Background on Kenya

Geography:
Area: 224,080 mi2; or slightly smaller than Texas.
Cities: Capital--Nairobi (pop. 3.375 million). Other major cities--Nakuru (1.3 million), Mombasa (828,500), Kisumu (650,846), Meru (240,900), and Eldoret (193,830).



Kenya lies acro
ss the equator on the east of the African continent. Neighboring countries are Ethiopia to the north, Somalia to east, Tanzania to south, Uganda to west and Sudan to north-west. Land rises from a low coastal plain on the Indian Ocean in a series of mountain ridges and plateaus rising above 9,000 in the center of the country.

         
 






Topography is a study of contrasts. Features range from deserts to snow capped mountains, sandy coastlines to freshwater lakes, savannah grasslands to fertile agricultural plantations, extinct volcanoes to coral reefs.The Great Rift Valley bisects the country; a geological feature that can be seen from outer space. The country has three main geographic regions, each characterized by its own unique climate and vegetation. Kenya's climates range from semi-arid to tropical, temperate to alpine, and also include arctic. 




Population:
Kenya recently conducted a population census (2010), estimates say they have almost 39 million people. Kenya is an extremely diverse country composed of 43 different tribes.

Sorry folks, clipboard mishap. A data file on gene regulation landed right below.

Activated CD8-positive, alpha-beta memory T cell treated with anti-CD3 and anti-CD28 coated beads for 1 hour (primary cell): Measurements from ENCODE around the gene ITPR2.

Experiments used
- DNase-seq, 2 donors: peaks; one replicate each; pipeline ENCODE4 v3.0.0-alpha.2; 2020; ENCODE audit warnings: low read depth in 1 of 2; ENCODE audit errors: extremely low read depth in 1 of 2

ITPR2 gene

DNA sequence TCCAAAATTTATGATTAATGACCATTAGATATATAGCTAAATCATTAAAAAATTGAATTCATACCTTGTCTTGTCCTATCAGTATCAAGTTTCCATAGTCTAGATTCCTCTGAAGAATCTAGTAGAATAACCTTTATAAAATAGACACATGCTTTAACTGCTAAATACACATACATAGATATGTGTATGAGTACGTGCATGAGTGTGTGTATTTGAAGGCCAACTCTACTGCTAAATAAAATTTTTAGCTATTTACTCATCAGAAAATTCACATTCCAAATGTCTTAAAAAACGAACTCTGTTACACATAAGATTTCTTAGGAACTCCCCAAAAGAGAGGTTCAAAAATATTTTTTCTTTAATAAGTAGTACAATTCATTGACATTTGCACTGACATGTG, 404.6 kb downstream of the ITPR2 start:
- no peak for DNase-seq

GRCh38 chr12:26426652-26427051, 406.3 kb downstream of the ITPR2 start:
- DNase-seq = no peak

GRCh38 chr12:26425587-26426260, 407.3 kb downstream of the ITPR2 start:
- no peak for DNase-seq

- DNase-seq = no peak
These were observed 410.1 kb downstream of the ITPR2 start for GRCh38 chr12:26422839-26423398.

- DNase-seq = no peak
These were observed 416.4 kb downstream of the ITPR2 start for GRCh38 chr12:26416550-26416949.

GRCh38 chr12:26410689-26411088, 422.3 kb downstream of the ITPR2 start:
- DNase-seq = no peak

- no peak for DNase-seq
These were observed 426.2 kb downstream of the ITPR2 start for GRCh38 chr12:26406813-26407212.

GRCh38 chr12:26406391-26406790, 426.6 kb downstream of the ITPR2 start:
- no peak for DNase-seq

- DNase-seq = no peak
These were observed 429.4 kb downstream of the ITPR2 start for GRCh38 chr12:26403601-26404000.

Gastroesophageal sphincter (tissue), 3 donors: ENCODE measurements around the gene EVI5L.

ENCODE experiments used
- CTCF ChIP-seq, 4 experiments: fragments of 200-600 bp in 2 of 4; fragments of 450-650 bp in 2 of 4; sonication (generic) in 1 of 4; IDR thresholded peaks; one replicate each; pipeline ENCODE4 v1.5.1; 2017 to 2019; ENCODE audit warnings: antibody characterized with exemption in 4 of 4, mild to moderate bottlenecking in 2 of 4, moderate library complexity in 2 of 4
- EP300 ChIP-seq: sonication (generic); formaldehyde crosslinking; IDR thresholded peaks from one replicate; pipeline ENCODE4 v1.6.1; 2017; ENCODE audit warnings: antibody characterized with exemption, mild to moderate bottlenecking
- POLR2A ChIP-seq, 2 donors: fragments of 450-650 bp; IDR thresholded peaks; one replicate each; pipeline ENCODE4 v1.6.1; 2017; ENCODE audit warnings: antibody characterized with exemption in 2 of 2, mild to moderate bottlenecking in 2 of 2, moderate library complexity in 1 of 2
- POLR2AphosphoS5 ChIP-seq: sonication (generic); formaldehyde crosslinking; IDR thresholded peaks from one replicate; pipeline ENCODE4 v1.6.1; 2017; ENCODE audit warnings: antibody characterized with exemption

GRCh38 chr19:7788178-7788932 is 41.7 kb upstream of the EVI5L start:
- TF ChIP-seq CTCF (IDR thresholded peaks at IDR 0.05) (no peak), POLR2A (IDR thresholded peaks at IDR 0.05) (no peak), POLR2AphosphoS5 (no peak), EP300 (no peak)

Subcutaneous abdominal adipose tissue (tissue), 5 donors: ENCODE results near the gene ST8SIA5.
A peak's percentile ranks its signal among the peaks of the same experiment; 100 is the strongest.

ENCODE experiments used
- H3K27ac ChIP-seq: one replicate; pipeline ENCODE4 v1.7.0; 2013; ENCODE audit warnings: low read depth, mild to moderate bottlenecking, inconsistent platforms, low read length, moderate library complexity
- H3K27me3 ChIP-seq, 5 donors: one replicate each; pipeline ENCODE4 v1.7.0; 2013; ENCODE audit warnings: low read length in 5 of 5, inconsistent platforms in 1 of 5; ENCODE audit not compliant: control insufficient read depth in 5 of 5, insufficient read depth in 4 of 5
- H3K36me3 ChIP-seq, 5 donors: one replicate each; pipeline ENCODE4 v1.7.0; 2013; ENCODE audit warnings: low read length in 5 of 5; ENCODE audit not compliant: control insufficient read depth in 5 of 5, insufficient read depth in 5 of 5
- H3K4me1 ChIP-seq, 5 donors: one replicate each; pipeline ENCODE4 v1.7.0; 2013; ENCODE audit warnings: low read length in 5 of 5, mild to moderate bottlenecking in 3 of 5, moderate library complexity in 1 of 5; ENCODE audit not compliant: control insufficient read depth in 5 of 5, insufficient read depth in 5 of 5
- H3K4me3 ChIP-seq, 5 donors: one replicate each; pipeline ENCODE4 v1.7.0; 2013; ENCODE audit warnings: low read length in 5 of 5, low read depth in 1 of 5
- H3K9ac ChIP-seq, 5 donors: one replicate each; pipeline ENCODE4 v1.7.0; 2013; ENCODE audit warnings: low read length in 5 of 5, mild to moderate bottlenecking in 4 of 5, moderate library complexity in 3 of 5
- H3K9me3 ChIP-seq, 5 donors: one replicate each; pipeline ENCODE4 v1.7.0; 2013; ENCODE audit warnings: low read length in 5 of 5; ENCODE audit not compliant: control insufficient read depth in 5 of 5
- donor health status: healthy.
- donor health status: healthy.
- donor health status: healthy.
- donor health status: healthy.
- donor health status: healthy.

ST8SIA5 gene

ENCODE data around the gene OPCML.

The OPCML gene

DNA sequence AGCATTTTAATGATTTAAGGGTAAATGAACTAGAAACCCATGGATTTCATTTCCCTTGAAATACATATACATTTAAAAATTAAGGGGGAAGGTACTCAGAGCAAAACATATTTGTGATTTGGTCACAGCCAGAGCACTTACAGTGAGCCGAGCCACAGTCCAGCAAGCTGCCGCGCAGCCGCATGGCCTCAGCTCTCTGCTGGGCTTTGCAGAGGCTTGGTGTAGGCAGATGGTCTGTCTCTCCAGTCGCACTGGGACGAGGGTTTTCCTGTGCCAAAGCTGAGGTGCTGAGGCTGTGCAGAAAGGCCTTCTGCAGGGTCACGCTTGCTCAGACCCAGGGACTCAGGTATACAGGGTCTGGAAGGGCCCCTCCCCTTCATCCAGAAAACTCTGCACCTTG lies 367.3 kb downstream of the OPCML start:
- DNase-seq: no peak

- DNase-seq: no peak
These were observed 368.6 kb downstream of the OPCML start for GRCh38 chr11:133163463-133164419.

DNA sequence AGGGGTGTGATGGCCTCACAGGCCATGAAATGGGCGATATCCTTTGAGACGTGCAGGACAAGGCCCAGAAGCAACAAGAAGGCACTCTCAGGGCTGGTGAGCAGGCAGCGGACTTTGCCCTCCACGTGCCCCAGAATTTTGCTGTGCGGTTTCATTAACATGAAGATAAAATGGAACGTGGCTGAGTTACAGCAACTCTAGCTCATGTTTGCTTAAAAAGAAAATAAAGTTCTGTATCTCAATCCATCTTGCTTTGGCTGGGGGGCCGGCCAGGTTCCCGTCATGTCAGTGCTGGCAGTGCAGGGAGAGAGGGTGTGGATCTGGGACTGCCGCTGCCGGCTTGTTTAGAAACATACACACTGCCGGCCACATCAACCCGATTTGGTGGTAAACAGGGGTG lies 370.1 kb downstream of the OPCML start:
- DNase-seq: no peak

•           Almost 60% of the population is under the age of 35, the median age of the population is 18.9.
  •           Note that (in 2011) 42.2% of the population is under 14 years of age.  This has significant implications for education.  
    • Infant mortality rate stands at 52.3 per 1,000 births.
    • Life expectancy is only 59.5 yrs.  Only 2.7% of the population is over 65 years of age.
  •           Over 40% of the nation is unemployed.  
  •           Of those employed:  labor force by occupation is 75% agricultural and 25% service and industry
  •           50% of the population live below the poverty line
Culture:
The main tribes based on population are Kikuyu 20%, Luo 14%, Luhya 13%, Kalenjin 11%, Kamba 11%, Kisii 6%, Mijikenda 5% and Maasai 1%. Each tribe has distinct cultural practices and a unique language, sharing similar origins from Bantu, Nilotic, and Cushitic cultures. The Languages in Kenya are as diverse as the population. The new constitution recognizes three languages as official: English, Swahili, and Kenyan Sign-Language. Over 40 other languages from the Bantu, Nilotic, and Cushitic linguistic groups are also represented. A typical Kenyan speaks at least three languages: their tribal "mother tongue," Kiswahili and English.